Needless to say, this was the last photo I snapped on the trip because my phone died shortly after. But, I'm so glad I did because, otherwise, I wouldn't have realized that I had come across the most rare plant I've seen to date- sea rosemary (Argusia gnaphalodes). In fact, this is the only native Argusia species found in the states.
Sea rosemary can reach 6-feet tall with a 20-foot spread, which is how I found my plant. Extremely tolerant to salt and drought, sea rosemary also prefers full sun. I found this plant in a small opening on the edge of a remote island beach hidden among a patch of red mangroves. The succulent, silky tomentose leaves really stand out and the aromatic flowers, which flower intermittently throughout the year on this evergreen shrub, were in peak bloom. Today, conservation efforts for this dune stabilizing plant are increasing through cultivation.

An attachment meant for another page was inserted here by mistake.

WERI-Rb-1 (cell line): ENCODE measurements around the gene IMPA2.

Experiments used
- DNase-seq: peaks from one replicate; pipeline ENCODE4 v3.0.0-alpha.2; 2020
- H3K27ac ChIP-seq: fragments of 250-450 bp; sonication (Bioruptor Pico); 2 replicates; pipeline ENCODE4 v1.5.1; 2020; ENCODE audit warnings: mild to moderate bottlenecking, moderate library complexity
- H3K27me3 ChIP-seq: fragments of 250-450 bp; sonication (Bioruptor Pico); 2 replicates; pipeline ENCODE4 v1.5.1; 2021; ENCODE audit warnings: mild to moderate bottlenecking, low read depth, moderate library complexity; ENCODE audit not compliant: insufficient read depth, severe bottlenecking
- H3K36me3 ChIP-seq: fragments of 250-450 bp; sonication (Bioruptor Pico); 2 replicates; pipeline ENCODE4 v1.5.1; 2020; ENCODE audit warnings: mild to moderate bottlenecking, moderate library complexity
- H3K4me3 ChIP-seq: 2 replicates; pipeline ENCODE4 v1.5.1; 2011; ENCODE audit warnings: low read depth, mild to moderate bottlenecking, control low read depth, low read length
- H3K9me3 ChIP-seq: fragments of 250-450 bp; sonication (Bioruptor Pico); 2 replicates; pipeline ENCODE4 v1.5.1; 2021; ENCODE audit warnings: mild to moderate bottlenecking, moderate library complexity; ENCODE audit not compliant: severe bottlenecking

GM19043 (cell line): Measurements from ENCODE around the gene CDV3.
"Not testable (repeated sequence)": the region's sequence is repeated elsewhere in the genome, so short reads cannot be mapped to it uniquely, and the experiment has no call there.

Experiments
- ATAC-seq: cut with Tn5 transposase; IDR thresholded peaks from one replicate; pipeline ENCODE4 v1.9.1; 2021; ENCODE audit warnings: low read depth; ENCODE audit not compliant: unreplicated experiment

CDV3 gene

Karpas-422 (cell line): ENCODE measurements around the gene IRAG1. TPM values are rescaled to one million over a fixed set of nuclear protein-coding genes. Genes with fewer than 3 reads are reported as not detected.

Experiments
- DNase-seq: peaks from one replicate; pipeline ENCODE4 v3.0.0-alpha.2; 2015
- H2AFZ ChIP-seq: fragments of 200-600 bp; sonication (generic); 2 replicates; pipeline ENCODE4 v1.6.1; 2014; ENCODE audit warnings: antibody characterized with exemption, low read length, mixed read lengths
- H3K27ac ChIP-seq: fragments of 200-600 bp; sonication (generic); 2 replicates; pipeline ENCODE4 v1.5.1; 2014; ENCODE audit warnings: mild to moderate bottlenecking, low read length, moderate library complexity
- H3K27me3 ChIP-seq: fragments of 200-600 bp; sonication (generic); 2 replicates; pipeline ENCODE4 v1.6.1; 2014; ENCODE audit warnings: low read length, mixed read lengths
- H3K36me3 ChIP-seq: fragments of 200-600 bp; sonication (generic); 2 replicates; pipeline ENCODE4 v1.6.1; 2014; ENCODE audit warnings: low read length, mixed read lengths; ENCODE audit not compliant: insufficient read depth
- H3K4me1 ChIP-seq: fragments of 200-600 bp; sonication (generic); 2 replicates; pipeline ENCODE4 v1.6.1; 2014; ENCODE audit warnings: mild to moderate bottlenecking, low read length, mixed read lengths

According to The Institute for Regional Conservation: Florstic Inventory of South Florida Database, this plant has been recorded in Monroe County, which includes the island I found it on. Globally, this plant extends through the Caribbean and into South America - Florida being its northern most range.